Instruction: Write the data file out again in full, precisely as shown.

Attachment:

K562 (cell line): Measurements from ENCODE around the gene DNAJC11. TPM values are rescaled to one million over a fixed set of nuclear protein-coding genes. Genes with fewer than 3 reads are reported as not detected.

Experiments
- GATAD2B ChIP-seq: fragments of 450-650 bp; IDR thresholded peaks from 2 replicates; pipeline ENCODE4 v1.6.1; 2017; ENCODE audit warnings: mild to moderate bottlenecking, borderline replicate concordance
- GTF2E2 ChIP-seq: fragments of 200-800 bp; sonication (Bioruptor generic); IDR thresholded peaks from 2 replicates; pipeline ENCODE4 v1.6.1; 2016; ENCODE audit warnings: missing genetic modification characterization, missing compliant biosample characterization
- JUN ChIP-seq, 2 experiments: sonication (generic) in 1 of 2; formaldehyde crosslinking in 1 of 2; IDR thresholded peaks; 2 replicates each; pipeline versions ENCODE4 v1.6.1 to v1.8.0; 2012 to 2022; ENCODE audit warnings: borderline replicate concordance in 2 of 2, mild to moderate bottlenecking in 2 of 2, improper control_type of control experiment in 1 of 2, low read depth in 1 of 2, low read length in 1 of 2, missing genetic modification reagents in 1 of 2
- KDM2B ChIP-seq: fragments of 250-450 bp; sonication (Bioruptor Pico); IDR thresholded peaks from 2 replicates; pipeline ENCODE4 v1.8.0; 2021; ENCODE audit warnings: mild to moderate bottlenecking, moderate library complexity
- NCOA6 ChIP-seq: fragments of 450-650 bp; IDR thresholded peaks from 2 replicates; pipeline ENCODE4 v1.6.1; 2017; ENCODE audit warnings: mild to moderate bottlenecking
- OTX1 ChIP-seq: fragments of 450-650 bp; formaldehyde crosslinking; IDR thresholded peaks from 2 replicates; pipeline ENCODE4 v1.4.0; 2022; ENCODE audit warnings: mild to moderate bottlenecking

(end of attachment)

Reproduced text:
K562 (cell line): Measurements from ENCODE around the gene DNAJC11. TPM values are rescaled to one million over a fixed set of nuclear protein-coding genes. Genes with fewer than 3 reads are reported as not detected.

Experiments
- GATAD2B ChIP-seq: fragments of 450-650 bp; IDR thresholded peaks from 2 replicates; pipeline ENCODE4 v1.6.1; 2017; ENCODE audit warnings: mild to moderate bottlenecking, borderline replicate concordance
- GTF2E2 ChIP-seq: fragments of 200-800 bp; sonication (Bioruptor generic); IDR thresholded peaks from 2 replicates; pipeline ENCODE4 v1.6.1; 2016; ENCODE audit warnings: missing genetic modification characterization, missing compliant biosample characterization
- JUN ChIP-seq, 2 experiments: sonication (generic) in 1 of 2; formaldehyde crosslinking in 1 of 2; IDR thresholded peaks; 2 replicates each; pipeline versions ENCODE4 v1.6.1 to v1.8.0; 2012 to 2022; ENCODE audit warnings: borderline replicate concordance in 2 of 2, mild to moderate bottlenecking in 2 of 2, improper control_type of control experiment in 1 of 2, low read depth in 1 of 2, low read length in 1 of 2, missing genetic modification reagents in 1 of 2
- KDM2B ChIP-seq: fragments of 250-450 bp; sonication (Bioruptor Pico); IDR thresholded peaks from 2 replicates; pipeline ENCODE4 v1.8.0; 2021; ENCODE audit warnings: mild to moderate bottlenecking, moderate library complexity
- NCOA6 ChIP-seq: fragments of 450-650 bp; IDR thresholded peaks from 2 replicates; pipeline ENCODE4 v1.6.1; 2017; ENCODE audit warnings: mild to moderate bottlenecking
- OTX1 ChIP-seq: fragments of 450-650 bp; formaldehyde crosslinking; IDR thresholded peaks from 2 replicates; pipeline ENCODE4 v1.4.0; 2022; ENCODE audit warnings: mild to moderate bottlenecking